From much more than the passing of a global icon.
As quickly as it had erupted, it subsided – soon to be absorbed into the routine joviality that marks every holiday season and to become little more than snapshots in memory banks
In my half century as an active journalist and newsman, during which I personally was involved in the coverage of some major news events such as the 1968 Port Elizabeth floods; one of Chris Barnard’s early heart transplants, the 1969 Boland Earthquake and countless major economic events, I never experienced, or even witnessed such a puzzling media treatment as that of the passing of Nelson Mandela.
It was mysteriously odd that the media could pay so much attention to the passing of one man. Had they got it wrong? Had they had too much time to prepare? Did they totally overrate a “news” event that by its very nature of imminent inevitability reduced its newsworthiness? Channel after channel; column after column; blog after blog; post after post; tweet after tweet, could speak of nothing else.
Stadia were filled with mourners from the august halls of political power to those from the streets. Endless queues snaked passed the earthly remains of a hero. Seldom, if ever before, had there been so much global outpouring of spontaneous lament. As a journalist I was confused. As a man on the eve of his 3 score years and ten, I shared the nostalgic pain.
Then hearts became still and we entered into a new year with the strains of Auld Lang Syne haunting our reflections of a time that was, a promise of the future. The likelihood of that memorable phrase in the lyrics of “taking a cup of kindness yet” is tempered by the stark reality that something much more than one man had died; that what he represented was gone for all time.
Then old men become melancholic.
They are saddened by the knowledge that the New Year will more than likely simply be a repeat of the old, more of the same. They mourn the passing of a concept: that our ultimate calling is to be of service to each other, that our real value is what we extend to others. It was that calling that was perhaps exaggeratingly personified in one man but that vaguely crystallized into a subconscious, inexplicable sense of loss, of auld lang syne, of times gone by.
It’s a deeply seated emptiness that may have prompted journalist Alec Hogg to moot the possibility of “What would Madiba do” becoming a South African clarion call, at the same time expressing a forlorn hope that this could take hold. It’s a disquiet that has perhaps sourced the outpouring of anger by investigative reporter Barry Sergeant at the corruption, collusion, cronyism and exploitation that permeates every fibre of our transactional lives and corporate and government offices.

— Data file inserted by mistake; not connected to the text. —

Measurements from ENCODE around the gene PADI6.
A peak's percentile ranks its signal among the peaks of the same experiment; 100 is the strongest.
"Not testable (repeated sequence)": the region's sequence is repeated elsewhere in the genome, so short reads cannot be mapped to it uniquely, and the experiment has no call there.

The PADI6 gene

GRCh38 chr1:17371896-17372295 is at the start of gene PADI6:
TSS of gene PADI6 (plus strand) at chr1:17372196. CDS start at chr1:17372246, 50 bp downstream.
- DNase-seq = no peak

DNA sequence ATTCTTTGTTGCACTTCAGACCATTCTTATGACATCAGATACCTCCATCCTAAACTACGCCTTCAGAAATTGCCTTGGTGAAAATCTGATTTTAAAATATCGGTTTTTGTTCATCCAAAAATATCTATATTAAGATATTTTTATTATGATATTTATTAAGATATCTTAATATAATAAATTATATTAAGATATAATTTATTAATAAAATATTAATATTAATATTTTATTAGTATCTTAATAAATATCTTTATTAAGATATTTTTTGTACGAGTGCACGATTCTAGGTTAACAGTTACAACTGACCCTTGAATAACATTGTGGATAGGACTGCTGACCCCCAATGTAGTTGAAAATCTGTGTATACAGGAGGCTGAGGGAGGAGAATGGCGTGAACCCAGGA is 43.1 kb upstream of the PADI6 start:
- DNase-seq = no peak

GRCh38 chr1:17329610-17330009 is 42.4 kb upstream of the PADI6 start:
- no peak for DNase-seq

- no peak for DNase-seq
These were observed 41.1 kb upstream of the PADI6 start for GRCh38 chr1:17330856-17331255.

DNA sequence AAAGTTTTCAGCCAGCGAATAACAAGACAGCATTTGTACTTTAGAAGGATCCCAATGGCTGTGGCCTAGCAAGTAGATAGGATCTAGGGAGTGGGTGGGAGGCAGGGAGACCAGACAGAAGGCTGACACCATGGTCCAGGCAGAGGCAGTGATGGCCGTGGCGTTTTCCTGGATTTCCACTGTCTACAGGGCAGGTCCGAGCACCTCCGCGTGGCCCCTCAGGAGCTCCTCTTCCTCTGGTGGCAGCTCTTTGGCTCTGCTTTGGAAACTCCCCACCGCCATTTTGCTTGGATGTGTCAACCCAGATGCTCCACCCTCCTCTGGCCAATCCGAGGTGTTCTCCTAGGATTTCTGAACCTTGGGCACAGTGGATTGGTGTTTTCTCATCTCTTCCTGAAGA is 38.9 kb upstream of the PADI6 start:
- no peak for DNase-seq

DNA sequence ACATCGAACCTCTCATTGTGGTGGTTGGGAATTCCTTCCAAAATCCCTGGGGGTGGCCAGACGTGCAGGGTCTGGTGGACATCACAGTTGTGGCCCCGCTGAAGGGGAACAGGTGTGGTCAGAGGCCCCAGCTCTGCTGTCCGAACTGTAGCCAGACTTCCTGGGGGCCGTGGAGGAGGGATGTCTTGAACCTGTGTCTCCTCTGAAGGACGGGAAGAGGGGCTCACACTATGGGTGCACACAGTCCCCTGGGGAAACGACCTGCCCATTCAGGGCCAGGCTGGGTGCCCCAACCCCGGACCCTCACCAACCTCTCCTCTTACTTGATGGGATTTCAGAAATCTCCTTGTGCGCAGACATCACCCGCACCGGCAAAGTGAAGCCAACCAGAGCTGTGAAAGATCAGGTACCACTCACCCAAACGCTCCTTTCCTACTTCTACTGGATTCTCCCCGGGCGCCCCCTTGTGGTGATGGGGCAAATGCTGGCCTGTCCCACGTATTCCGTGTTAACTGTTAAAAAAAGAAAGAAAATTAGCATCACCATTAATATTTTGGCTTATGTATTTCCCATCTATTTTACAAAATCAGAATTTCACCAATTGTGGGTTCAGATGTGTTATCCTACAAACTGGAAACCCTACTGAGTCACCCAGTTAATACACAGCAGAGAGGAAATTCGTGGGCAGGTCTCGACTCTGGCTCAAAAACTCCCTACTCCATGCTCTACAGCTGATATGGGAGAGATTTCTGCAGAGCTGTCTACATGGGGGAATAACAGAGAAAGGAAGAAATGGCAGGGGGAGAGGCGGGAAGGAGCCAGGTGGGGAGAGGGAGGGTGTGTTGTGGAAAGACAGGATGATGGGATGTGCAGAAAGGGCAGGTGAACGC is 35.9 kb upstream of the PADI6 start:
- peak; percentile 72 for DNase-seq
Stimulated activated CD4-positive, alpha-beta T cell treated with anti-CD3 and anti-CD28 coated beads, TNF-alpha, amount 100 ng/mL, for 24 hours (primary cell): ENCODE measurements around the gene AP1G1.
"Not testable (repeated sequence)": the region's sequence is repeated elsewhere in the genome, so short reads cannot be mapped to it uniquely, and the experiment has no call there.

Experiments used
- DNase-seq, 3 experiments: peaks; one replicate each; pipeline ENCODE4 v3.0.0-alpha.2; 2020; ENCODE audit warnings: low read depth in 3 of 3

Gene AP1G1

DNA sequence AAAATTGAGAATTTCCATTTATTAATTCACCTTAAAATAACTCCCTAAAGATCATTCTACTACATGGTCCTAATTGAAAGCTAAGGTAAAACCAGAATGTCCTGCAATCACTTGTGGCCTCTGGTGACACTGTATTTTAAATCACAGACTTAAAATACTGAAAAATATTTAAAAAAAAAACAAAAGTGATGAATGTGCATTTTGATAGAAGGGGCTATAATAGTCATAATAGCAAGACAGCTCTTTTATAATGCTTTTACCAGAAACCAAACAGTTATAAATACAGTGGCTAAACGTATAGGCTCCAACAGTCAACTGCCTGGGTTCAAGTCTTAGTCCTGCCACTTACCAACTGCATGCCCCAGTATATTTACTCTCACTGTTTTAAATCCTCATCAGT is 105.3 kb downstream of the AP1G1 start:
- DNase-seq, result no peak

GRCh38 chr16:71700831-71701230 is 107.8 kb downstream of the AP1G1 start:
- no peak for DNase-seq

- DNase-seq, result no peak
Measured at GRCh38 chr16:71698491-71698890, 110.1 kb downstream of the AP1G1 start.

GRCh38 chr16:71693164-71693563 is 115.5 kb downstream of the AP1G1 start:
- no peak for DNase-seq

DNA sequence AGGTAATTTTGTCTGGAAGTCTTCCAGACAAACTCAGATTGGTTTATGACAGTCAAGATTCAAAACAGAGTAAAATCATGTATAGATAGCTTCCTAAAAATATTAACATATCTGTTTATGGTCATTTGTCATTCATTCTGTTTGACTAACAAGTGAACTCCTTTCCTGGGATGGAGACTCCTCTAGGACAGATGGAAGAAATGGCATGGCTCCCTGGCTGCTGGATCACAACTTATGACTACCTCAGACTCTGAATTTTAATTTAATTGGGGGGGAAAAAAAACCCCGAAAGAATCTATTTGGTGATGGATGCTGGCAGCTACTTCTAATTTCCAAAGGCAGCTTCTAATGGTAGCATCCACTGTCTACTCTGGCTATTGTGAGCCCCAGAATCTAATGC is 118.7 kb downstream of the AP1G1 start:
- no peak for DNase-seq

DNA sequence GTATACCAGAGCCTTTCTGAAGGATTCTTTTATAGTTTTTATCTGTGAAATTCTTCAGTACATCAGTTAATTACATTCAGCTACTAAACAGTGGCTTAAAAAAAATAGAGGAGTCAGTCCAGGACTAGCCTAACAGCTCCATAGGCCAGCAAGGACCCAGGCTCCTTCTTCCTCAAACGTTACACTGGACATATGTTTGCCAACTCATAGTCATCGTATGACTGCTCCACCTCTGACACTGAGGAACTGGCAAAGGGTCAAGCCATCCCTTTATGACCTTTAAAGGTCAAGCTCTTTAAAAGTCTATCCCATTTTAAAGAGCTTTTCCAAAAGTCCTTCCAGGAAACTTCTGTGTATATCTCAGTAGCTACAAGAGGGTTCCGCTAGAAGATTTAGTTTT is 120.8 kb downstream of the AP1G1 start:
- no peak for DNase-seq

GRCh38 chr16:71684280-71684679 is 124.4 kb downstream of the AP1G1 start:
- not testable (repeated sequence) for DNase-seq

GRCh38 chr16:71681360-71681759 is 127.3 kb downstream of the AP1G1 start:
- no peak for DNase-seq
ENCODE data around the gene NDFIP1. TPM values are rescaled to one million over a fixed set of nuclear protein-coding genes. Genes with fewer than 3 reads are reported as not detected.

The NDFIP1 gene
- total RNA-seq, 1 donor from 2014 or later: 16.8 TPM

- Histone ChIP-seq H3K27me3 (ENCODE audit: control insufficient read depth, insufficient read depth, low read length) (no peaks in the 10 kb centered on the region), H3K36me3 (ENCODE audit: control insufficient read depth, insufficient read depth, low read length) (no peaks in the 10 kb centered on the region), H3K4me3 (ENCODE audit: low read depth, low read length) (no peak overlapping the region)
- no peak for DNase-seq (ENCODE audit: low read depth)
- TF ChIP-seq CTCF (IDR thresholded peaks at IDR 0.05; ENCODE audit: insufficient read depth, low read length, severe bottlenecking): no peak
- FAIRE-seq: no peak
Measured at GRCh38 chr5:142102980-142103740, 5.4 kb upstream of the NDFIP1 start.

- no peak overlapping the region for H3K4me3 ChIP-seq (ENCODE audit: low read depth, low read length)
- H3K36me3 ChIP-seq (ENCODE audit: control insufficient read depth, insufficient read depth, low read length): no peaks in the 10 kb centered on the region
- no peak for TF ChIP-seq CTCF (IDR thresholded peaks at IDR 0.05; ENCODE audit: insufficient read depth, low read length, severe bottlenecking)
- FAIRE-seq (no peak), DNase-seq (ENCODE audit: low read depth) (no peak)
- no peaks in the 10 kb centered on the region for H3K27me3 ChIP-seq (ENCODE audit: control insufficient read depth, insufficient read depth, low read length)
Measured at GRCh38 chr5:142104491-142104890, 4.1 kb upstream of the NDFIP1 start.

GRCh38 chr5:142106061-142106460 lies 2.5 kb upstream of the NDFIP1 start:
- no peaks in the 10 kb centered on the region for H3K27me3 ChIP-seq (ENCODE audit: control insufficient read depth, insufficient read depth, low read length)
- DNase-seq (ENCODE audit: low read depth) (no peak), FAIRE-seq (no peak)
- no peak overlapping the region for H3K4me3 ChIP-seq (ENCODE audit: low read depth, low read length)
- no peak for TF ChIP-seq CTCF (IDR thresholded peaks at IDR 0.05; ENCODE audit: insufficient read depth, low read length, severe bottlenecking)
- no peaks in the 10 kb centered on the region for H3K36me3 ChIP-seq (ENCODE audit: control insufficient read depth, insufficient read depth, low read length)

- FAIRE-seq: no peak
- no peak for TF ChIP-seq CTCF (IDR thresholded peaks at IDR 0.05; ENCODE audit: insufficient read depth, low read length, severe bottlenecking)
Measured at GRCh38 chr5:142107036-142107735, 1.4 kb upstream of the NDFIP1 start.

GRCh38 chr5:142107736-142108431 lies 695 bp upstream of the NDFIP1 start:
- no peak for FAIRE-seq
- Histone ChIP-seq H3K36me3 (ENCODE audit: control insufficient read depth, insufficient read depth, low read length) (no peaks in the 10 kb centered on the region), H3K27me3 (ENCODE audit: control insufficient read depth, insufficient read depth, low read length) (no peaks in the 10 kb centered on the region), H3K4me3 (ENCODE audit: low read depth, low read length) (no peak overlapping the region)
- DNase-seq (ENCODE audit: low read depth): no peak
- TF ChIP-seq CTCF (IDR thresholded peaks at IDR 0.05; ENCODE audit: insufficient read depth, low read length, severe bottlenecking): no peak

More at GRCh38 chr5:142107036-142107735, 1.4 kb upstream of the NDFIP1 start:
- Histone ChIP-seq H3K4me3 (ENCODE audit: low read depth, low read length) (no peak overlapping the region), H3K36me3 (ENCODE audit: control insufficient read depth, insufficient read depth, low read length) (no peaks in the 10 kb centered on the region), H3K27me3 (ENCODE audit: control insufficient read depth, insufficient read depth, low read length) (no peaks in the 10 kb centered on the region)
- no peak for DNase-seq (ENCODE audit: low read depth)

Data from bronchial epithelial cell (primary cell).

Old men become forlorn when the blatant hypocrisy of many is thrown into sharp focus when, from a packed stadium broadcast to millions, they eulogise about the qualities of a man they came to honour, but clearly could never hope to emulate.
After decades of sipping at the cup of experience, observations and reflection, old men become perplexed when they witness the ailing demise of a very old friend; one that generally could be trusted to do the right thing; that ensured a balance of power and that spread enablement and empowerment by providing us with sustenance both in means and meaning and whose unwritten but clearly understood intention was to serve, reflected in behaviour that constantly wooed the approval and loyalty of those whom they served.
That friend is business. It now ranks as the second least trusted institution in society, second only to government. It has been afflicted with one of the most virulent behavioural diseases known to man: the demise of long term thinking, or short-termism. In the process, corporates have become larger, more pervasive, global and influential and have adopted a risk averse survival mode, accumulating, concentrating and growing capital delinked from creating tangible wealth; discouraging the trickling down of wider distribution of employment, wealth and opportunity. At the same time it has trampled on the principles of empathy, generosity and compassion, marginalising other constituents such as labour and customers.
In the increasing frenzy of quick returns, shareholders themselves have become impatient, with average holding shortening from about 8 years a half century ago, to about 5 days today.
But of course, they are not alone. The “want-it-all-want-it-now” immediate self-gratification symptom of the short-termism disease is everywhere, ultimately culminating in unrealistic expectations of government, and crushing levels of private and public debt. This debt is then “monetized” in increasingly worthless “promises to pay” that contaminates the means of exchange at its core.
Old men then lament the death of two critical attributes – patience and prudence – the key principles of one man prepared to languish in prison for decades and emerge without anger or vengeance.
It’s not that times were much better in their day – indeed in many respects they were arguably worse. All generations have their warts, and much of what we witness today is simply a repeat of history. What has changed is behaviour. The unwillingness to learn from the past and the failure to adjust behaviour exponentially increases the severity of an inevitable fall-out.
But as a species, humankind is not suicidal – unless it recklessly continues to challenge nature. But when finally confronted with the pain of its misguided path, it will adjust – as it has so often in the past. There is still an underlying and deep-seated benevolence in most of mankind. It exists in South Africa too and there is much that we can celebrate and be proud of.
It’s enough to lift old men out of their melancholy.